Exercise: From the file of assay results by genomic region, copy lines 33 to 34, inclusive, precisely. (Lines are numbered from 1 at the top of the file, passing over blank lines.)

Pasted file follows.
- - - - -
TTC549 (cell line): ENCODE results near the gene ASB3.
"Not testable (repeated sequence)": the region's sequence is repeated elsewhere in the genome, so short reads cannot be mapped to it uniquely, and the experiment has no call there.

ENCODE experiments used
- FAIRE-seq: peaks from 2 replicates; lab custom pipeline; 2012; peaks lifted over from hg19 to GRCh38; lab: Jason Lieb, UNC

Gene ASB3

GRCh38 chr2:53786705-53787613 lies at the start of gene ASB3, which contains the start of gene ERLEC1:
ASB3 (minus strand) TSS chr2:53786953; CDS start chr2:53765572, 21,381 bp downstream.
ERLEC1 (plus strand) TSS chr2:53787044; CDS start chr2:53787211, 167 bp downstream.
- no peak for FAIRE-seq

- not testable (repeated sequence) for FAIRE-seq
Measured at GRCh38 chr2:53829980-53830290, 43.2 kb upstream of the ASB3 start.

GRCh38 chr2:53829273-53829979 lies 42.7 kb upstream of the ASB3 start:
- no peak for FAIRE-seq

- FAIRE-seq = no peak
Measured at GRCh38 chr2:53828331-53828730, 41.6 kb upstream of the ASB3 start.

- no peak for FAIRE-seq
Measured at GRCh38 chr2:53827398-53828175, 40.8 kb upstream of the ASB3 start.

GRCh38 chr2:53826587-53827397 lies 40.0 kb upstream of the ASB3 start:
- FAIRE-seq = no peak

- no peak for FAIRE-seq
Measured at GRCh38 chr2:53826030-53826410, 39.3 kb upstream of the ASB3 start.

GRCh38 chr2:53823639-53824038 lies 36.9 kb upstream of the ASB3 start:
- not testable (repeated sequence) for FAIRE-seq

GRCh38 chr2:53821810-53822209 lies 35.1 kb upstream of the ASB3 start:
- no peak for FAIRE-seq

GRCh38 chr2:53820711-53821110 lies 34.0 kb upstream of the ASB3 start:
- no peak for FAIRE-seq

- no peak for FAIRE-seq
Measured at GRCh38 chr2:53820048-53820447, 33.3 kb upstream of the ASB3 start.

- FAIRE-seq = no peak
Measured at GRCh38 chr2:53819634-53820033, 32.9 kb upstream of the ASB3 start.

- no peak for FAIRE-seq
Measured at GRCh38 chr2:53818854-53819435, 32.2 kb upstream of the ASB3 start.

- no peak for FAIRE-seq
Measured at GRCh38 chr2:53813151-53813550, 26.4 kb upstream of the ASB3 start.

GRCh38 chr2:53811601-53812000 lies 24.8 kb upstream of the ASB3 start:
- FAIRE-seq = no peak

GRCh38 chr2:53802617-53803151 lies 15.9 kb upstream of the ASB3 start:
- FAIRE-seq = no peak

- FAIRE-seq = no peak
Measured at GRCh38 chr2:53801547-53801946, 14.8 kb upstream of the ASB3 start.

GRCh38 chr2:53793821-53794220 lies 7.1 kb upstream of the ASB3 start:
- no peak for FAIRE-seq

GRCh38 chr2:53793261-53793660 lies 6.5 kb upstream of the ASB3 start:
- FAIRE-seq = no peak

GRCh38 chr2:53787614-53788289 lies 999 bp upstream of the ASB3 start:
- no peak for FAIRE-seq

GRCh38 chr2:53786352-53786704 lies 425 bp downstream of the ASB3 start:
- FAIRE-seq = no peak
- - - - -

Measured at GRCh38 chr2:53818854-53819435, 32.2 kb upstream of the ASB3 start.

- no peak for FAIRE-seq